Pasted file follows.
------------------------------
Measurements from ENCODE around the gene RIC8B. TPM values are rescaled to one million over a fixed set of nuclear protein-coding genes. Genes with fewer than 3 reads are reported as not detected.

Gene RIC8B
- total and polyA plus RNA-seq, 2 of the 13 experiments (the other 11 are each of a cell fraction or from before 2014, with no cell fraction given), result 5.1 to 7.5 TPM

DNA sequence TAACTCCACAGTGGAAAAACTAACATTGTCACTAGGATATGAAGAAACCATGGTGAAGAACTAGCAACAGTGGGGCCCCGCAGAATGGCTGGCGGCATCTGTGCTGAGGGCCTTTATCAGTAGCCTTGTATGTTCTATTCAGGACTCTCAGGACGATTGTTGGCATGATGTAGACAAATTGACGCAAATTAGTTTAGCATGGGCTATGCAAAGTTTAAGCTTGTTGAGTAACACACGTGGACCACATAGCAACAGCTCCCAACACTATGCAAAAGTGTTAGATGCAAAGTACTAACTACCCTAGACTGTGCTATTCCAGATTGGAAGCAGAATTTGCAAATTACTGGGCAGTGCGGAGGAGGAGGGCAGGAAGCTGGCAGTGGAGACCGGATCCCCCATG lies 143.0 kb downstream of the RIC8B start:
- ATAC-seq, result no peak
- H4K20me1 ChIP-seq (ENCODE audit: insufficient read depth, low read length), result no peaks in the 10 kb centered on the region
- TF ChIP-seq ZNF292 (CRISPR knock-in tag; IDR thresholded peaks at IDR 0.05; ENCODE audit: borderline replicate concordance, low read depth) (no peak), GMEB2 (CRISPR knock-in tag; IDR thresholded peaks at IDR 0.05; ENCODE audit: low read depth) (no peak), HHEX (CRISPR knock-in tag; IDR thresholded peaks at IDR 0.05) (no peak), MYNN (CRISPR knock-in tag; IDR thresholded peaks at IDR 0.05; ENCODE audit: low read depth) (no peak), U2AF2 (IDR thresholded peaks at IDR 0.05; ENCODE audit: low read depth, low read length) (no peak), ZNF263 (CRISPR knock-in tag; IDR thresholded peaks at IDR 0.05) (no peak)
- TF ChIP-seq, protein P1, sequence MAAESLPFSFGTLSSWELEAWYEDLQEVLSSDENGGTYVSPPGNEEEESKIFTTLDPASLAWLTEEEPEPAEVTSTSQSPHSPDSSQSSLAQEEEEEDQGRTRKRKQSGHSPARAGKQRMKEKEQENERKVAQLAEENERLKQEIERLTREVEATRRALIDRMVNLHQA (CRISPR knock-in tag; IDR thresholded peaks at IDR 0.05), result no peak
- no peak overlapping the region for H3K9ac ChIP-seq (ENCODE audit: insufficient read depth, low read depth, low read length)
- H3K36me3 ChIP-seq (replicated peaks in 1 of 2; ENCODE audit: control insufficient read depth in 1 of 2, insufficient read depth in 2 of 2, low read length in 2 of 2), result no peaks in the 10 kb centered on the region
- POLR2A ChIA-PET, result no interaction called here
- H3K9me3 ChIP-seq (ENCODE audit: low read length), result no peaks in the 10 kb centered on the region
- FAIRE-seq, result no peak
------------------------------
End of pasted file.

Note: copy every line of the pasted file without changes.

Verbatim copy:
Measurements from ENCODE around the gene RIC8B. TPM values are rescaled to one million over a fixed set of nuclear protein-coding genes. Genes with fewer than 3 reads are reported as not detected.

Gene RIC8B
- total and polyA plus RNA-seq, 2 of the 13 experiments (the other 11 are each of a cell fraction or from before 2014, with no cell fraction given), result 5.1 to 7.5 TPM

DNA sequence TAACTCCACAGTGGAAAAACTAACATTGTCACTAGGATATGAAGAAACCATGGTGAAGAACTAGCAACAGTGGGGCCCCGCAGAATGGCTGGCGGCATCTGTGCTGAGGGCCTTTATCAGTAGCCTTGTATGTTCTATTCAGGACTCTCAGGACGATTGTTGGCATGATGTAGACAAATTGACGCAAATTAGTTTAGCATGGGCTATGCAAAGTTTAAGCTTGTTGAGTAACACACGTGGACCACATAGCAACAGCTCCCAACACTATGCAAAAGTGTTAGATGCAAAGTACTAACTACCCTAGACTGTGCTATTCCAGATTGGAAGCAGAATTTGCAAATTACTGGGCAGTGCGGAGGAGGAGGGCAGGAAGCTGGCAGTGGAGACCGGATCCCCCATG lies 143.0 kb downstream of the RIC8B start:
- ATAC-seq, result no peak
- H4K20me1 ChIP-seq (ENCODE audit: insufficient read depth, low read length), result no peaks in the 10 kb centered on the region
- TF ChIP-seq ZNF292 (CRISPR knock-in tag; IDR thresholded peaks at IDR 0.05; ENCODE audit: borderline replicate concordance, low read depth) (no peak), GMEB2 (CRISPR knock-in tag; IDR thresholded peaks at IDR 0.05; ENCODE audit: low read depth) (no peak), HHEX (CRISPR knock-in tag; IDR thresholded peaks at IDR 0.05) (no peak), MYNN (CRISPR knock-in tag; IDR thresholded peaks at IDR 0.05; ENCODE audit: low read depth) (no peak), U2AF2 (IDR thresholded peaks at IDR 0.05; ENCODE audit: low read depth, low read length) (no peak), ZNF263 (CRISPR knock-in tag; IDR thresholded peaks at IDR 0.05) (no peak)
- TF ChIP-seq, protein P1, sequence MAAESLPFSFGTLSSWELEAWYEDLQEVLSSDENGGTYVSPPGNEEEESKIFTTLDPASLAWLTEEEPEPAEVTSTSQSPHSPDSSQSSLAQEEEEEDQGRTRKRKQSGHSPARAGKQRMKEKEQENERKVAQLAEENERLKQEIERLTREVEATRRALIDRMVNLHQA (CRISPR knock-in tag; IDR thresholded peaks at IDR 0.05), result no peak
- no peak overlapping the region for H3K9ac ChIP-seq (ENCODE audit: insufficient read depth, low read depth, low read length)
- H3K36me3 ChIP-seq (replicated peaks in 1 of 2; ENCODE audit: control insufficient read depth in 1 of 2, insufficient read depth in 2 of 2, low read length in 2 of 2), result no peaks in the 10 kb centered on the region
- POLR2A ChIA-PET, result no interaction called here
- H3K9me3 ChIP-seq (ENCODE audit: low read length), result no peaks in the 10 kb centered on the region
- FAIRE-seq, result no peak